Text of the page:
It was the politicians, and not longtime city workers like Olivia Gillon, who brought Detroit to the brink of insolvency, but now Gillon can only watch as lawyers negotiating the Motor City's bankruptcy bid place a new value on her hard-earned pension: 16 cents on the dollar.
The beleaguered city, facing debt of as much as $20 billion and led by a state-appointed manager, tried nearly a year ago to renegotiate with creditors. When those talks broke down, the city filed for bankruptcy last July, but the filing was ruled unconstitutional by a judge. A series of state and federal rulings followed, culminating in a trial that began last week in which the city must show it is eligible to enter bankruptcy. That's when the frightening magnitude of the "haircut" being sought for some 21,000 retirees emerged.
“It’s wrong on every possible level,” Gillon, 68, told FoxNews.com. “I earned my pension. I retired expecting it and I feel that I should have it.”
“I earned my pension. I retired expecting it and I feel that I should have it.”
- Olivia Gillon, retired Detroit city worker
The retirees include police officers, firefighters and other municipal workers, but not teachers, who are covered by a state-administered system. The affected workers have been promised some $3.5 billion in pension payments and another $6 billion in health care benefits, money most agree the city can't pay. But for a retiree counting on a modest annual pension of, say $30,000, the proposed cut would leave him or her with $4,800. Of all the once-proud city's creditors, including banks, vendors and bondholders, retired workers are the least able to take the hit, said Gillon.
“Some people are going to be hit hard,” Gillon told FoxNews.com. “I’ll have to change the way I live.”
Gillon is a member of the Detroit Retired City Employees Association, which, together with the Retired Detroit Police & Fire Fighters Association, represent about 70 percent of the city’s approximately 21,000 retirees. Along with the Michigan chapter of the American Federation of State, County & Municipal Employees, they are fighting the bid by claiming the city of Detroit has not proven it is insolvent, has not negotiated in good faith with its creditors and that the bankruptcy filing violates the state constitution protecting retirement benefits for public workers.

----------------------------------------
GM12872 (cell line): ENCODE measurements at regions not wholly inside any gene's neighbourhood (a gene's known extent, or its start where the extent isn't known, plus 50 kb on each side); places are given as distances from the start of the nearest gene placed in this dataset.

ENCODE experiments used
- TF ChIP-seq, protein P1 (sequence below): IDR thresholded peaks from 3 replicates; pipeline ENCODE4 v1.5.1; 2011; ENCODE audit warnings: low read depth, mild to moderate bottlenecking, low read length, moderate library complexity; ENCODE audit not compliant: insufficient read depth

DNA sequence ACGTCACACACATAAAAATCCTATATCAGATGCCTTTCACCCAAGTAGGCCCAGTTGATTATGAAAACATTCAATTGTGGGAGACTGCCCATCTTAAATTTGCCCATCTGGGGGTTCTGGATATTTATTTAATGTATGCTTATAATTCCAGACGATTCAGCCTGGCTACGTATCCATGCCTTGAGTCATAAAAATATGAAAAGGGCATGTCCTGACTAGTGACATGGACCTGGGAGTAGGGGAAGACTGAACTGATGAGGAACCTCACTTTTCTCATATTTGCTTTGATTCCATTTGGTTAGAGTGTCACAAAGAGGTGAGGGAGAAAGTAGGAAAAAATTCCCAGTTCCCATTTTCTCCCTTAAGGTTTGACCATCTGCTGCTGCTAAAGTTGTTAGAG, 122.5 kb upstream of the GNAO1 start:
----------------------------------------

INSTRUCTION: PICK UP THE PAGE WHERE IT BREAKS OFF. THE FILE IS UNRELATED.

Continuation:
Bob Gordon, who represents the two pension funds, argued in court last week that the city can restructure without cutting pensions, which are protected by the state in a manner that he said is “binding” and “impermeable.” The Michigan state constitution does contain a provision that bans any action that threatens to cut the pension benefits of public employees, but several experts have said the federal bankruptcy code would trump the state statute, especially if the city can demonstrate it has no way of making an estimated 100,000 creditors whole.
The Michigan-based Mackinac Center for Public Policy, which sounded a warning about Detroit's fiscal problems more than a decade ago, said the old-style defined benefits pensions that have long been a centerpiece of civil service leave pensioners at the mercy of politicians.
“It’s just another example of the flaws of a defined pension system,” said Ted O’Neil, a Mackinac analyst. “The problem with putting trust in government to invest and save your money is that they don’t always make the best choices.
“People who worked hard for their pension many end up being scapegoats,” he added.
Indeed, the Mackinac 2000 study looks prophetic now: "If Detroit's future expenditures were relatively stable, this financial snapshot still would be cause for concern. But the city is looking at two new outlays of monstrous proportions: funding the pension obligations of current and future city employees, which could cost up to $3 billion, and fulfilling requirements under several federal environmental acts, which will cost billions more," read the report.
The 16 cents on the dollar estimate could be a message to unions, which previously refused to negotiate cuts. But now, Gillon seems resigned to the fact that her retirement will be far less comfortable than she ever thought, no matter how things shake out. Perhaps ironically, she knows she'll have to conduct some negotiations with her own creditors.
"Hopefully, I'll be able to get some refinancing,” she said.